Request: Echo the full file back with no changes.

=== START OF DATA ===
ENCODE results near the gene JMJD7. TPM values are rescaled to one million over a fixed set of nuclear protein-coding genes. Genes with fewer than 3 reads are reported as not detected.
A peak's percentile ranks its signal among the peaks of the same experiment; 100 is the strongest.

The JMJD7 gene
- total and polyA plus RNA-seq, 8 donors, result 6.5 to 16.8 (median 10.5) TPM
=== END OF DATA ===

ENCODE results near the gene JMJD7. TPM values are rescaled to one million over a fixed set of nuclear protein-coding genes. Genes with fewer than 3 reads are reported as not detected.
A peak's percentile ranks its signal among the peaks of the same experiment; 100 is the strongest.

The JMJD7 gene
- total and polyA plus RNA-seq, 8 donors, result 6.5 to 16.8 (median 10.5) TPM